Unified we'll go
The length of a meeting is usually a good indicator of how serious an issue is. Tough decisions are taken slowly and carefully, after they have been mulled over several times. This is how the European Union worked up until a year ago. But that’s no longer the case: in the past six months marathon meetings have been followed by snap agreements, taken at an unusually fast pace. Take the banking union: the need for a single supervisory mechanism (SSM) over European banks was first officially expressed at the June summit and, barely six months later, the deal was struck.
After a 14-hour discussion, European finance ministers nodded on the launch of the system early morning Thursday. As of March 2014, the European Central Bank (ECB) will have the right to police some 150-200 banks in the eurozone, the biggest ones. The agreement was reached fairly quickly but that doesn’t mean it was not surrounded by heavy opposition. The biggest question was whether to expand supervision over all 6,000 eurozone banks and, if not, which ones to include. Because of the different bank structures in the two member states whose opinion matters the most, Germany and France, standing on the threshold that would qualify a bank as big ranged from €2.5 billion to €50 billion. Finally, the EU’s proposal, €30 billion was the winning bid: banks with €30 billion consolidated balance sheet or with balance sheets accounting for 20% of the country’s GDP are regarded as big.
This way German saving banks have been ‘spared’ from being included – a major concern voiced by Germany. The French on the other hand were keen supporters of total supervision having big banks mostly. Those remaining outside the banking union should not feel abandoned either. Since banks in Europe have outlets cross-borders, the ECB will oversee everyone in some way. If it is a daughter whose parent is supervised by the ECB (that is, is a big bank headquartered in the eurozone) the Hungarian Financial Authority (PSzÁF) will continue to oversee it but in close cooperation with officials designated by the ECB. If it is a subsidiary, as is ING in Hungary, the watchdog role remains in PSzÁF’s hands but officials coming from the Dutch center will be wearing an ECB uniform. In the case of small banks, like OTP Slovakia, the Slovakian National Bank will practice supervision and will invite PSzÁF. So the staff basically remains the same, what changes is on whose behalf they arrive. The only Hungarian bank that may be concerned is OTP, with a balance sheet of 24% of GDP.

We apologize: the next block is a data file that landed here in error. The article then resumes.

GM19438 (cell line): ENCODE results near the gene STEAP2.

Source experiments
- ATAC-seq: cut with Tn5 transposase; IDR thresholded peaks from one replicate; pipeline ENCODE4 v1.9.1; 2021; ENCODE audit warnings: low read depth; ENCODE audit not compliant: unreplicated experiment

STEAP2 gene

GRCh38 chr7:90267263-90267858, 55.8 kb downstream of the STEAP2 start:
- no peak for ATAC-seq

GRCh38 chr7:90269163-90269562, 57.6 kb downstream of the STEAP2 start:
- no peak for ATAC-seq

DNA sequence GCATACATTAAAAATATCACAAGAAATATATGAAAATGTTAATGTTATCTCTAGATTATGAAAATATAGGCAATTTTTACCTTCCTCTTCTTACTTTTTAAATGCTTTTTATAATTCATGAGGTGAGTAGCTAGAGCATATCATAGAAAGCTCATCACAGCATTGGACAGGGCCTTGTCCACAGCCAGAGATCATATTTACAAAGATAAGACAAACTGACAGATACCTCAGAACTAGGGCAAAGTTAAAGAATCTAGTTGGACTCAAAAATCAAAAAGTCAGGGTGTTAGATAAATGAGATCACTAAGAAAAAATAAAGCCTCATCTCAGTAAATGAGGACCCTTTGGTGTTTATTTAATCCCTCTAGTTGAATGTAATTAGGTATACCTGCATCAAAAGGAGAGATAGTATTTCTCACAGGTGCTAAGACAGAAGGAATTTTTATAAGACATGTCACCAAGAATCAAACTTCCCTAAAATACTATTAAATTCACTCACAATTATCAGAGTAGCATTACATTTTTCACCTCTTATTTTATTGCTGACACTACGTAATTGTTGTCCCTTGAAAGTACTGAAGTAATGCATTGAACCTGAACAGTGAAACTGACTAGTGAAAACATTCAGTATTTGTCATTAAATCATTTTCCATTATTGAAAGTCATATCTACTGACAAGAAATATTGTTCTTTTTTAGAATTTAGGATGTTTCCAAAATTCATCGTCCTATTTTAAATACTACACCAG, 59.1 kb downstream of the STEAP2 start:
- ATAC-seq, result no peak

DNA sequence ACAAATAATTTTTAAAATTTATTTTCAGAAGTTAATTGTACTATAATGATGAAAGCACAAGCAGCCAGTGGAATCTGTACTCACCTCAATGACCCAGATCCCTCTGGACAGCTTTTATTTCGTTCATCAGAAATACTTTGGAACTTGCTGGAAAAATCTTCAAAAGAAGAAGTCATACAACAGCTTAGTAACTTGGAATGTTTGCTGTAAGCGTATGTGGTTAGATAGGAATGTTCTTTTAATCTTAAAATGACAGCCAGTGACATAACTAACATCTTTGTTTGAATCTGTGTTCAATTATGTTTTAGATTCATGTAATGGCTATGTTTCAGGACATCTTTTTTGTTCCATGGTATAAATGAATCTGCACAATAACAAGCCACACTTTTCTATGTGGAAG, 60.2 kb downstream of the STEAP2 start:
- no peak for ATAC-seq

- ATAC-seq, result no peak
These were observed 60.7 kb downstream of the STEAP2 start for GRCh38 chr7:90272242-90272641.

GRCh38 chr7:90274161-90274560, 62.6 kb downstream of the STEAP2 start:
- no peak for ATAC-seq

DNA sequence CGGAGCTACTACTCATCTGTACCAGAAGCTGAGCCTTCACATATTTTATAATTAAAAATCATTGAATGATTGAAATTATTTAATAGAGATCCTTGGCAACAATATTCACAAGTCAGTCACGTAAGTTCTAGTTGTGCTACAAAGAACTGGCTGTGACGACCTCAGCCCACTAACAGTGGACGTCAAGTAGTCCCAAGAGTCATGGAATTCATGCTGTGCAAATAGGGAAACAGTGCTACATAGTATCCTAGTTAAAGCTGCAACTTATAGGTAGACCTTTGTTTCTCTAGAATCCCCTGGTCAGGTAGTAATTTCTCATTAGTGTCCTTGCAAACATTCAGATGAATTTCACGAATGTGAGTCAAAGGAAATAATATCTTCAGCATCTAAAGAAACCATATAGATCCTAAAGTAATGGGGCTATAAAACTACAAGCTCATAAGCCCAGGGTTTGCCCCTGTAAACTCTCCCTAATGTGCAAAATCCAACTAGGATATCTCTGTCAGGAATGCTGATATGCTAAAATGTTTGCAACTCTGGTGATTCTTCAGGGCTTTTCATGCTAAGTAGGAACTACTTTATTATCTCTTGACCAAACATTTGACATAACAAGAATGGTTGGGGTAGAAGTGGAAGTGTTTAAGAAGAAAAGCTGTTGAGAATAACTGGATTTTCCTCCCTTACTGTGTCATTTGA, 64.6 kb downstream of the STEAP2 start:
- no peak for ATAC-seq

Once the SSM is set up, the immediate priority is to finalize the legal framework and get the backing of the European Parliament. This is going to be harder than expected as the Parliament would add strong social dimensions to the package: the EP clearly stated that its support depends largely on that. The Parliament welcomed the principles of the banking union but legislation to back this system is needed, EP President Martin Schulz said, which will probably take time.
Another time-consuming element is the delegation of tasks. The ECB must hire staff and decide how to carry out its mandate. Officials calculate that supervision of a few banks would require more than a hundred, well-qualified person. As a result, the system is not expected to be fully operational before March 2014 at the earliest.
Clearer than timeline is the content of the package: much of it has gone along the German needs, for example the exclusion of small banks from supervision. The German way also translates into quality over speed: Chancellor Merkel would first put the house in order and only after that would she (Europe) think about consolidation. The establishment of fiscal capacity – funds attached to structural reforms provided to member states under individual contracts – initially proposed by the German is also further on the agenda. No one will be left behind though: countries on the verge can count on being saved. From a Hungarian perspective, the way things are shaping is positive, the later supervision becomes operational, the better for us, Hungarian officials noted.
Time-lag will apply to the rest of the countries too, regardless of the size of their banks. Though decision on the first step was taken fast, those that follow will take time.
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